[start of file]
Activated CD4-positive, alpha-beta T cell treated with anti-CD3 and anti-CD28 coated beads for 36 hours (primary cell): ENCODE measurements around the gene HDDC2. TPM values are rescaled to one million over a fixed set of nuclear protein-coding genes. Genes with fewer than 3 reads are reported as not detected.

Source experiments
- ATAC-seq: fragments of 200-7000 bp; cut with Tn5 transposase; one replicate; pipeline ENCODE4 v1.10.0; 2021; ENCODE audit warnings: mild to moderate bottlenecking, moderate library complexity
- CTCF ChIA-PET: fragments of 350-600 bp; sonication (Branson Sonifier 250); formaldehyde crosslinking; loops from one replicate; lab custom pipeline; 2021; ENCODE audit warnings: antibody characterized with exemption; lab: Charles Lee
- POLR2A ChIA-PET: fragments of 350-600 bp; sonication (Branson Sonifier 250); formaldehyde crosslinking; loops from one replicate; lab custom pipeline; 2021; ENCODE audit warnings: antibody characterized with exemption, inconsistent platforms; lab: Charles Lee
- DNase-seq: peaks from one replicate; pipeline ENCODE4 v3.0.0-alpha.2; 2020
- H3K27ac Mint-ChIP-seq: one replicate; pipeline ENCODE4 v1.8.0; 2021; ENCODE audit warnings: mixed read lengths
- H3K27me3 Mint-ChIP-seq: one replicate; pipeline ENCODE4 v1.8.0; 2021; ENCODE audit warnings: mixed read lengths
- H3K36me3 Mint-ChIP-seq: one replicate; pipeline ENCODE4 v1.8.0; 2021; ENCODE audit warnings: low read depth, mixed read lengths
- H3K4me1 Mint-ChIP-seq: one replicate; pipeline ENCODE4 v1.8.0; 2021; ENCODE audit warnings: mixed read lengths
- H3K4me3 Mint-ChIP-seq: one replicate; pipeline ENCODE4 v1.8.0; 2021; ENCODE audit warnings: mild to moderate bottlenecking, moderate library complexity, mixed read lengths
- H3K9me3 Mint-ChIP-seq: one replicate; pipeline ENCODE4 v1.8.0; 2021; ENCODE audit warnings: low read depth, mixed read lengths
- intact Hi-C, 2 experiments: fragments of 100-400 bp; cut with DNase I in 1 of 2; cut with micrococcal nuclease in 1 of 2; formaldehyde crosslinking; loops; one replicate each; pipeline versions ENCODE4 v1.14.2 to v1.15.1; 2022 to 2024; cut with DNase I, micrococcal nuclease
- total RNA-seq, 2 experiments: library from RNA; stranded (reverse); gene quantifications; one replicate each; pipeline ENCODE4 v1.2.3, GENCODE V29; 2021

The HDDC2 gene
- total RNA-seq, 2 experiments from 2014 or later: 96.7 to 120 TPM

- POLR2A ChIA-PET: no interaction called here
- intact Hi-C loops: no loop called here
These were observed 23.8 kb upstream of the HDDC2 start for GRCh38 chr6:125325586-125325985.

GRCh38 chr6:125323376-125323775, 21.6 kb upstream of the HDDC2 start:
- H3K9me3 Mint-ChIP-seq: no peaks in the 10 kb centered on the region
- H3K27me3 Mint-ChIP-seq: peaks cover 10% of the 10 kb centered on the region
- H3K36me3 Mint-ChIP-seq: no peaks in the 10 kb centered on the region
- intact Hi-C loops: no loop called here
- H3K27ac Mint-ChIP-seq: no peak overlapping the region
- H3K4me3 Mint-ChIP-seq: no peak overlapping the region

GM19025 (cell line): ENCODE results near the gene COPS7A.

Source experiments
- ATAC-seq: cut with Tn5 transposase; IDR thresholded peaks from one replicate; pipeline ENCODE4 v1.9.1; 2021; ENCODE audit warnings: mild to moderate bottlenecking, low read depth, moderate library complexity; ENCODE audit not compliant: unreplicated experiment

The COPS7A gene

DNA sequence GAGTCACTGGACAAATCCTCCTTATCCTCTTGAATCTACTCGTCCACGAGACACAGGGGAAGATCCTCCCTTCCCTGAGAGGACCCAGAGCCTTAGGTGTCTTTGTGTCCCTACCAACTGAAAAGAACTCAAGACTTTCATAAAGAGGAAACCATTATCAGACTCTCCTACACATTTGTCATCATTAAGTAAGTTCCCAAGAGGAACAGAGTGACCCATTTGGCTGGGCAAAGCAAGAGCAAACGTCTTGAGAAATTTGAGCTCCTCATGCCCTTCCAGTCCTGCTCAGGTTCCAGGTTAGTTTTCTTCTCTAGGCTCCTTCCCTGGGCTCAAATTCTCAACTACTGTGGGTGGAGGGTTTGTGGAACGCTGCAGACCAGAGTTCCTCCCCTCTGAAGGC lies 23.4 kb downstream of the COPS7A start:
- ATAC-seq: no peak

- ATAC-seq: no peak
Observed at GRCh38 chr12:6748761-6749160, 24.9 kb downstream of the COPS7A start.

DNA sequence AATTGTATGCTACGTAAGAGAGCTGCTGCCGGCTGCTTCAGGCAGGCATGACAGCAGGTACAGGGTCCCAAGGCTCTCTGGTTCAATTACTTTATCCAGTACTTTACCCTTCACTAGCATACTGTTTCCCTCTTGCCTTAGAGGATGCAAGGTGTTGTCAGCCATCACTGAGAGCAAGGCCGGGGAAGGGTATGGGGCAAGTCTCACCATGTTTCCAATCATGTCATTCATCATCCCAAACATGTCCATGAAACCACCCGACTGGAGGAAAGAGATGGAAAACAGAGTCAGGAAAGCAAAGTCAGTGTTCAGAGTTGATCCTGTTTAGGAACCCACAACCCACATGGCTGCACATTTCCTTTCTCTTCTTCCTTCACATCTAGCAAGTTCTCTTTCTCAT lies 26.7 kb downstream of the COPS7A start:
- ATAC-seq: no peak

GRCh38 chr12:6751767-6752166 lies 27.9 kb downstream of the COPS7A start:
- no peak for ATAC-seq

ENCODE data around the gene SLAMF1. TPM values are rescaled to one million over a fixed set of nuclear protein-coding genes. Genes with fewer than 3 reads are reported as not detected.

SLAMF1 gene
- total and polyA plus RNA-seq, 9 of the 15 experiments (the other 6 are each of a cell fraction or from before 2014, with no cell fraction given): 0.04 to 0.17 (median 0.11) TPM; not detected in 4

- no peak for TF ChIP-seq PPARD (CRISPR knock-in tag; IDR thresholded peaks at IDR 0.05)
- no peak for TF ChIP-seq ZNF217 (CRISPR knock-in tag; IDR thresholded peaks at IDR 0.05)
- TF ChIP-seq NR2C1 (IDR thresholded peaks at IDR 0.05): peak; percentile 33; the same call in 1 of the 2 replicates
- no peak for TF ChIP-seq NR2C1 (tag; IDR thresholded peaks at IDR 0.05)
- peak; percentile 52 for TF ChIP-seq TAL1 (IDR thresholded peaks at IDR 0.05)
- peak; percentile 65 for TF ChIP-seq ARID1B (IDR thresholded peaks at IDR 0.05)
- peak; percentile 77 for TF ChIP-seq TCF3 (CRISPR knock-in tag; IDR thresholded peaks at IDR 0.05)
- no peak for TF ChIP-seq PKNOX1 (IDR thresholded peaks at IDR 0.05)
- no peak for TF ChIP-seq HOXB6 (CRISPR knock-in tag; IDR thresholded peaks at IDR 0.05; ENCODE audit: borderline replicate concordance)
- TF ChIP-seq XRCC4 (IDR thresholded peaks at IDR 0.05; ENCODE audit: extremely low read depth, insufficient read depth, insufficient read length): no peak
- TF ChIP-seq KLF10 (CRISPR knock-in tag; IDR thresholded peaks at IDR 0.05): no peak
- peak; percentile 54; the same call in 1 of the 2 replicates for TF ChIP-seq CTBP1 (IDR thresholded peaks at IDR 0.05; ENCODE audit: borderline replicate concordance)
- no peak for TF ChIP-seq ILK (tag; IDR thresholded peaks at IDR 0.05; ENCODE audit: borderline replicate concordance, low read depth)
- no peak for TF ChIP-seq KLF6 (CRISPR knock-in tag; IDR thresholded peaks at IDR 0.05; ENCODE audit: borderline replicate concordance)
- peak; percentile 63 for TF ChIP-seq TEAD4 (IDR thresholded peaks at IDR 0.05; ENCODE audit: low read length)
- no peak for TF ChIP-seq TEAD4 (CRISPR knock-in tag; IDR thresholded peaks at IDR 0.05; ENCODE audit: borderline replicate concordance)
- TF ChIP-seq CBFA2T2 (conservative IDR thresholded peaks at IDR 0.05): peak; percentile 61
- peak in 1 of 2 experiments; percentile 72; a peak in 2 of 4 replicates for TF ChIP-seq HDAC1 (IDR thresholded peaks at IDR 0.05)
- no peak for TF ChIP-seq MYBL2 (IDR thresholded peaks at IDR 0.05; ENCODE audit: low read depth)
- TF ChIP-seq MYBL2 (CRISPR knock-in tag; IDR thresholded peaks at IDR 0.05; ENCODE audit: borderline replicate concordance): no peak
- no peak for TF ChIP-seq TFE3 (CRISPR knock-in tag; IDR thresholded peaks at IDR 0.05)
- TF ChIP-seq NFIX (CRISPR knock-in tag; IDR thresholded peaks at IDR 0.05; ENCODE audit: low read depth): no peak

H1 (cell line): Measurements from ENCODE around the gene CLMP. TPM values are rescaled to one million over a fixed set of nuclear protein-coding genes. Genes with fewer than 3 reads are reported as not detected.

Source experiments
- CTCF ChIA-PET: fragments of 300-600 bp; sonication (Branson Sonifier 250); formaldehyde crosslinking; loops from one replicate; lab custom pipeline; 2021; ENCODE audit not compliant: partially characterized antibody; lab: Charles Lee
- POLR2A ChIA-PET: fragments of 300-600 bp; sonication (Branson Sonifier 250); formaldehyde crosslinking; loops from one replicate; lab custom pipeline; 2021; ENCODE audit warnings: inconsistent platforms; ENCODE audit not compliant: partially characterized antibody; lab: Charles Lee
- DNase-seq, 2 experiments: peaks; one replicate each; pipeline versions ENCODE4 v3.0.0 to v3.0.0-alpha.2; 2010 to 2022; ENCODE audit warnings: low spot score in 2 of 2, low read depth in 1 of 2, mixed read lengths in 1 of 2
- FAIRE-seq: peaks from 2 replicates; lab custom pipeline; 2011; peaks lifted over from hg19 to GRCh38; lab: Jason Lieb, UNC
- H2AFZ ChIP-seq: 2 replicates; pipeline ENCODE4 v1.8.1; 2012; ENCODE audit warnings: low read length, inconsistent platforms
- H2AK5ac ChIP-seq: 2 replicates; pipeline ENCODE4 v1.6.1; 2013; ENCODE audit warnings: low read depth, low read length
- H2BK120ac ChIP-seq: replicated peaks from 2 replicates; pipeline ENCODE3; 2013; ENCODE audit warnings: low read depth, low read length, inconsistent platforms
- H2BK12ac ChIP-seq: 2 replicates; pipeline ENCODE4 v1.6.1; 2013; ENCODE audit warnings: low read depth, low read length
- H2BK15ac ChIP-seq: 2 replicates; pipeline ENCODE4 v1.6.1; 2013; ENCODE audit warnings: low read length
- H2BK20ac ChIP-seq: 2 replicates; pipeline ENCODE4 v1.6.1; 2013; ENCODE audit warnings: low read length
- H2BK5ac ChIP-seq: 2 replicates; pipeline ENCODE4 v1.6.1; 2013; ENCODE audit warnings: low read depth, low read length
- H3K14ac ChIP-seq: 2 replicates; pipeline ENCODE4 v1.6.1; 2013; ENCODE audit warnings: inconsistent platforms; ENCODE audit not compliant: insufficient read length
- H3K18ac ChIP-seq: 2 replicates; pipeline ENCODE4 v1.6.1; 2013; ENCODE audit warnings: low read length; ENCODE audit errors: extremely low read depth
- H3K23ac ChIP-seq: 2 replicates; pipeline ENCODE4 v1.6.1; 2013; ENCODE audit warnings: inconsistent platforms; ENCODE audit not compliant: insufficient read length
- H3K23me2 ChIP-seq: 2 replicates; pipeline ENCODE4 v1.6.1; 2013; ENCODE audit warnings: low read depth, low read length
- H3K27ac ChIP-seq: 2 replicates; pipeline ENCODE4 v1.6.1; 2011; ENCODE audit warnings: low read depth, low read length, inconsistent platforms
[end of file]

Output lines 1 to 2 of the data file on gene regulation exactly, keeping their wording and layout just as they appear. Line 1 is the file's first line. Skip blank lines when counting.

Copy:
Activated CD4-positive, alpha-beta T cell treated with anti-CD3 and anti-CD28 coated beads for 36 hours (primary cell): ENCODE measurements around the gene HDDC2. TPM values are rescaled to one million over a fixed set of nuclear protein-coding genes. Genes with fewer than 3 reads are reported as not detected.

Source experiments